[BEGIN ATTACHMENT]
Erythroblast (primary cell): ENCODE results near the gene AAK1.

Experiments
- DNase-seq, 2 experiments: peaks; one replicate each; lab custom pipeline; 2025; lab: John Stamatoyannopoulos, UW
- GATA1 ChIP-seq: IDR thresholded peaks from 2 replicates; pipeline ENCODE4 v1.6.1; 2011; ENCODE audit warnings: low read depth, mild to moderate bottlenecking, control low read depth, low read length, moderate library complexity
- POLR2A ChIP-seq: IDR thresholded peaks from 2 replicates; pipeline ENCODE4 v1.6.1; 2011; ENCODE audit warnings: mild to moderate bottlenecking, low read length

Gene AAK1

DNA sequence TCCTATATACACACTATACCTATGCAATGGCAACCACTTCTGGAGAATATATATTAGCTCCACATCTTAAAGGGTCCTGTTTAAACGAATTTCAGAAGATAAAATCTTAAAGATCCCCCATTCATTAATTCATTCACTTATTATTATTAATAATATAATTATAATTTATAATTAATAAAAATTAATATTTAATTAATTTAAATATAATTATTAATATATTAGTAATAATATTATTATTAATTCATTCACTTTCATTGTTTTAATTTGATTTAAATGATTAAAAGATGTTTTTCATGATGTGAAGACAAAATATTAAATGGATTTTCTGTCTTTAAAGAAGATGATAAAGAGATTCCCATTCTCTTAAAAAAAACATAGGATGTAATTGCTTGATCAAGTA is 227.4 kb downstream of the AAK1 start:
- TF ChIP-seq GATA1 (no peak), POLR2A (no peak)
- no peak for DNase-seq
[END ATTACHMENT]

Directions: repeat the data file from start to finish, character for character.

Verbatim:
Erythroblast (primary cell): ENCODE results near the gene AAK1.

Experiments
- DNase-seq, 2 experiments: peaks; one replicate each; lab custom pipeline; 2025; lab: John Stamatoyannopoulos, UW
- GATA1 ChIP-seq: IDR thresholded peaks from 2 replicates; pipeline ENCODE4 v1.6.1; 2011; ENCODE audit warnings: low read depth, mild to moderate bottlenecking, control low read depth, low read length, moderate library complexity
- POLR2A ChIP-seq: IDR thresholded peaks from 2 replicates; pipeline ENCODE4 v1.6.1; 2011; ENCODE audit warnings: mild to moderate bottlenecking, low read length

Gene AAK1

DNA sequence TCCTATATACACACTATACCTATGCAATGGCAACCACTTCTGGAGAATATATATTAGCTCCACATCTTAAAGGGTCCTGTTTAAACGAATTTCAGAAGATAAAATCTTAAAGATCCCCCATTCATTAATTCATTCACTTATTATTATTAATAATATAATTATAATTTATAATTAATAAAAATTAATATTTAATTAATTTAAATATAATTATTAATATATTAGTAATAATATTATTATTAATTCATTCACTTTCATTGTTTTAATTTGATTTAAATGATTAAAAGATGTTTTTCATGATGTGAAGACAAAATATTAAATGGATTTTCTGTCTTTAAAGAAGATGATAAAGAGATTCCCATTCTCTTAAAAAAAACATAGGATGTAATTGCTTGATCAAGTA is 227.4 kb downstream of the AAK1 start:
- TF ChIP-seq GATA1 (no peak), POLR2A (no peak)
- no peak for DNase-seq